St. Mark’s Basilica in Venice – Basilica di San Marco

San Marco’s basement stands on the mud of Rivoalto’s island and the legends about Venice history.

While the resizing of eastern Roman’s Empire at the beginning of IX century, the Dodge Giustiniano Partcipazio thought necessary to update those traditions acquired from that culture, in order to build up the people spirit of belonging to the Republic of Venice.

The sunset of Byzantine influence, pushed Venice on the search for Its identity, starting from the patron of the city.

St.Mark, already venerated by the population, perfectly matched this role, mirroring Venecian’s values and devotion.

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Treasure of Saint Mark

The stolen treasure of Saint Mark

What the chronicles of the late 1400s report is perhaps one of the most sensational attempts at theft in the history of Venice.

Before the arrival of Napoleon Bonaparte in Venice, the Treasures of Saint Mark held priceless valuables from all over the known world, and in 1494 a man thought that he could steal them.

This is the story of Stamati Crassiotti who devised a plan to steal the Treasure of Saint Mark.

Of the many petty thefts that occurred daily in Venice, Stamati probably thought that the risk he ran for his plan to work was pretty small compared to the prospect of a life lived in unbridled luxury that so many riches would have granted him.

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Calletta Varisco: the narrowest calle in Venice

Calletta Varisco in Venice is one of the narrowest streets in the city, and owes its name to the Varisco family who moved to Venice from Bergamo in the fifteenth century.

As well as being known in the city as silk workers in a Rialto shop, the chronicles of those times speak of Varisco family as the protagonists in two violent episodes that saw them imprisoned for a spell.
In 1488 Giovanni Varisco, who was considered a “man with a quarrelsome and bad temper”, wounded Luigi Dragan with a knife near the Basilica of San Giovanni e Paolo. The motivation for Giovanni’s attack are not known. A few years later, in 1491, Pietro Varisco (the eldest of the family), who being accused of fraud by a young servant named Marco, orders his son Luigi to slap the boy.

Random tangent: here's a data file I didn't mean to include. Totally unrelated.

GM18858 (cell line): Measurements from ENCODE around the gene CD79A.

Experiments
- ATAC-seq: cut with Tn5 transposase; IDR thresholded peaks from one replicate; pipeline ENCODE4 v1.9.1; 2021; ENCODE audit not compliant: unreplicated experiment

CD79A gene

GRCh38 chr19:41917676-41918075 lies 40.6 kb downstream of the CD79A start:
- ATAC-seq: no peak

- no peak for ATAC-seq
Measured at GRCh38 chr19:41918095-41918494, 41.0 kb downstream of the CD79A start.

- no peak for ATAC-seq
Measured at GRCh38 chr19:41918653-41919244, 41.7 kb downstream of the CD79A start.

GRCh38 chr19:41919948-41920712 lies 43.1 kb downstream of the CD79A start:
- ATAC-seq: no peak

The consequences of this argument follow quickly, and on March 8, 1491, the court of the Serenissima condemns both father and son to a year of imprisonment together with the payment of a large sum of money. The administrative efficiency of the courts and the severity of the prisons of the Serenissima Repubblica, served only partly to stem crime in Venice so much so that the Varisco tale is not an isolated one, and certainly not the most serious of the court reports of those times.

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Walking into the history of Venice

The history of Venice is even more fascinating if you let the city itself tell it to you.

Beyond the majestic palaces facing the canals, the splendour of Venice is visible in the many small details that have survived to the present day and tell us the history of Venice as one of the most unique cities in the world.

Some of these details are very obvious such as the nizioleti, the street signs, that remind us of the people who worked in that street or which Venetian family lived there; eg: In the Sestiere of Cannaregio the underpass of the ‘Iron Den’ was the workplace of those specialising in the finishing of metal objects, especially those used to make gondolas.

In Castello, in the calle of the cutters there were stonecutters who worked the rough stone that would be used in the construction of palaces and churches.

San Marco, where the merchant’s boats landed, was the right place to look for hospitality for the night, more precisely in Calle de la Vida or the Locande.

These are just 3 of the four thousand nizioleti you can find in Venice, each of them with a story to tell, too numerous to describe here! 

The most attentive visitors, often remain fascinated by some of the carved symbols you can see when walking around the city, less obvious in their meaning than the nizioleti, and more profound to interpret.

If the history of Venice was a film, among the main protagonists you would certainly see the Venetian workers who, divided into different categories – the schools – supported the development of the city; the traces of their contribution are still visible if you can recognise their symbols:

In Saint Mark: the school of the spade makers, the School of Merchants, the school of masons; In Cannaregio: The school of painters, the sewing school; In Dorsoduro wool weaving school

The importance of work in the history of Venice was such that it has earned itself a prominent space in the heart of the city; an example of this are the sculptures at the base of the two large columns at the gates of Piazza San Marco that represent: the wine merchants, the fishmongers, the blacksmiths and the salinieri, together with the base of one of the columns in the ground floor porch of the Palazzo Ducale which is dedicated to the arts and to trades.

This article certainly only tells a small part of the history of Venice.

If you’re interested in this topic, take part in one of our Adventure Theater shows for a real journey through time in the company of professional actors who will show you the city and its history in an unusual experience away from the crowds!